Pixel Art Tutorial 2 – Photoshop Setup

I’ve talked about using Adobe Photoshop to paint pixel art, but many of you might not know how to set Photoshop up for this purpose.

There are a few things you need to do.

Firstly, in Photoshop under Edit>Preferences>General, change the Image Interpolation to Nearest Neighbour (preserve hard edges). This will ensure that when you scale your pixel art, Photoshop will retain the crisp edges of your pixels rather than blur the image.


The second thing to do is in Edit>Preferences>Guides, Grid and Slices under Grid, change the two numerical values both to 4 and set the measurements to Pixels.


Thirdly, ensure you have set your canvas size to a value that is divisible by 2, 4, 8, 16 and so on. That way you can paint in single pixels and still enlarge the image by 200%, 400% 800% and not lose the crispness of the image or integrity of the pixels.
I usually start with a canvas anywhere from 64px x 64px up to around 512 x 512px depending on what I’m making.

Also, when enlarging, I usually choose File>Save for Web and resize my image in there. Make sure if you do this that you choose Nearest Neighbour from the Quality option under Image Size.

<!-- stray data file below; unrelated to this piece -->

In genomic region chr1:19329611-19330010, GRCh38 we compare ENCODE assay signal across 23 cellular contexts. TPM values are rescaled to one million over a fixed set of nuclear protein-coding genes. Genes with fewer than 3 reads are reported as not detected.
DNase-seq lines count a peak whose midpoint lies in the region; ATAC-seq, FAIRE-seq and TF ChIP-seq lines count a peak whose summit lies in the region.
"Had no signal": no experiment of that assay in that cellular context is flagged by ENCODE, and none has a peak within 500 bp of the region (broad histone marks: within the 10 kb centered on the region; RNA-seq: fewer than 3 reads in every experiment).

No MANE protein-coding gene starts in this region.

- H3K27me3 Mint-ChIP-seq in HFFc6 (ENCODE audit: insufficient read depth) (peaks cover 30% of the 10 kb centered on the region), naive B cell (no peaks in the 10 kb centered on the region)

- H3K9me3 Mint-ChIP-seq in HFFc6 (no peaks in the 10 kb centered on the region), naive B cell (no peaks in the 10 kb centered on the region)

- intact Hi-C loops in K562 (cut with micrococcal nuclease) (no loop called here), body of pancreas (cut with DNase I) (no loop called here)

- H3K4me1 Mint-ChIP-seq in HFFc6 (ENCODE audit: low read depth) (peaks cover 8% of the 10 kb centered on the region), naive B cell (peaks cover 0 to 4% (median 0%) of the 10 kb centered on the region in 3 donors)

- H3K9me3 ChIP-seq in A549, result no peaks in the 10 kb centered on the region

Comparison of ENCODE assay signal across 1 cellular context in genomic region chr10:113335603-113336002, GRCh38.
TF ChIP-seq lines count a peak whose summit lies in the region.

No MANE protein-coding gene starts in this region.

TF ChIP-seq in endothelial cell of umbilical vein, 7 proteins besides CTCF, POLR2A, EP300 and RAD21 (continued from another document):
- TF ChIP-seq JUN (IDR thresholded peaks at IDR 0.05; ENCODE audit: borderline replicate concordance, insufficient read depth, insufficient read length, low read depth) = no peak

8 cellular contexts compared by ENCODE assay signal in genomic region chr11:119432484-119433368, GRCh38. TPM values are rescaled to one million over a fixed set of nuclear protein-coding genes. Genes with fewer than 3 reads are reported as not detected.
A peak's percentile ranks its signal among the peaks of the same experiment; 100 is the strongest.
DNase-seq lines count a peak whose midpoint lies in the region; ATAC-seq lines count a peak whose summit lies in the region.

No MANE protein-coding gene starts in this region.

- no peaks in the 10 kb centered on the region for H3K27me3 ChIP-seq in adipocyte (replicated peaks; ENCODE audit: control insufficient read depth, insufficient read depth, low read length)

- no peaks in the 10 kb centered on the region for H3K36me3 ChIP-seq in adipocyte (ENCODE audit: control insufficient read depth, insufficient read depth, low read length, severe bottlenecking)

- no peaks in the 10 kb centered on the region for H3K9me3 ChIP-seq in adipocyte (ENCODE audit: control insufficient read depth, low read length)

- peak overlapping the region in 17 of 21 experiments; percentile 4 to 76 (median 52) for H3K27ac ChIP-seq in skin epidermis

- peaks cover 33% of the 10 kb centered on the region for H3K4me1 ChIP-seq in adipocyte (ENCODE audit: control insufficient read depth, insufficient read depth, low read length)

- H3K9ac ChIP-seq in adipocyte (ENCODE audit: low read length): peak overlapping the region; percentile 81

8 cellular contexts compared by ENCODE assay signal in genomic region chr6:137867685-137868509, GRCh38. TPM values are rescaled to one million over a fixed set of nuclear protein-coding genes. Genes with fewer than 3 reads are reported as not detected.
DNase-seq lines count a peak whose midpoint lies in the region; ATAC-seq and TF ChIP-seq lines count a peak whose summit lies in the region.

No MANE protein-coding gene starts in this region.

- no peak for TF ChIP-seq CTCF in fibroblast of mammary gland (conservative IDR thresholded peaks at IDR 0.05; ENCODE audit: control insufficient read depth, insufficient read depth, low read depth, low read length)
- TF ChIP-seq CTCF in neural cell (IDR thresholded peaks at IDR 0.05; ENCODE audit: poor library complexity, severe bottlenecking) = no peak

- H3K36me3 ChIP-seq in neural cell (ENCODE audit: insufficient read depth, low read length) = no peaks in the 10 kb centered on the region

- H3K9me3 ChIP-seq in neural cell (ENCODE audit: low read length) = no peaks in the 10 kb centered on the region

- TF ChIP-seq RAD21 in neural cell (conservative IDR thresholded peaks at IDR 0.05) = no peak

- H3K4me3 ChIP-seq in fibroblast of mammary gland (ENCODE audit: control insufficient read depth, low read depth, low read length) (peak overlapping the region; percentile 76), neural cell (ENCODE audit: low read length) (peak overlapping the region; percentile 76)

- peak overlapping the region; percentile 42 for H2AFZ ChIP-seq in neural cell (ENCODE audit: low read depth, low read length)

Alternatively you can simply save your image at 1:1, bring it back into Photoshop, resize it manually and re-save the image.


Lastly, before you begin to paint, make sure you are using your Pencil Tool and not your Brush Tool. This will allow you to paint with square brushes and hard pixel edged circle brushes. Also set your Eraser Tool to Pencil Mode.


If you can’t find your square brushes, you’ll need to append (include) them. Click on the Brush Shape drop down menu. Click the Setting icon and at the bottom of the next drop down menu you should see square brushes listed. Click on it and then select Append. This will add them to the end of your current brush library. Simply select the brush you need and paint away!


When I paint, I also choose to turn off Shape Dynamics, Smoothing and Transfer under Brush Settings. Instead, I increase and decrease the size of the pencil using the keyboard short-cuts Shift + (to decrease) or Shift } (to increase).


That’s it!
Hopefully these tips have helped you. If so, I’d love to see what you end up creating. Pixel art is hugely therapeutic for me and I hope you get just as much out of it too.

Stay tuned for more tutorials coming soon, where I’ll go over things like colour palettes, scalable vector pixel art, GIF animation, sprite setups and more!


4 replies »

Leave a Reply

Fill in your details below or click an icon to log in:

WordPress.com Logo

You are commenting using your WordPress.com account. Log Out /  Change )

Google+ photo

You are commenting using your Google+ account. Log Out /  Change )

Twitter picture

You are commenting using your Twitter account. Log Out /  Change )

Facebook photo

You are commenting using your Facebook account. Log Out /  Change )


Connecting to %s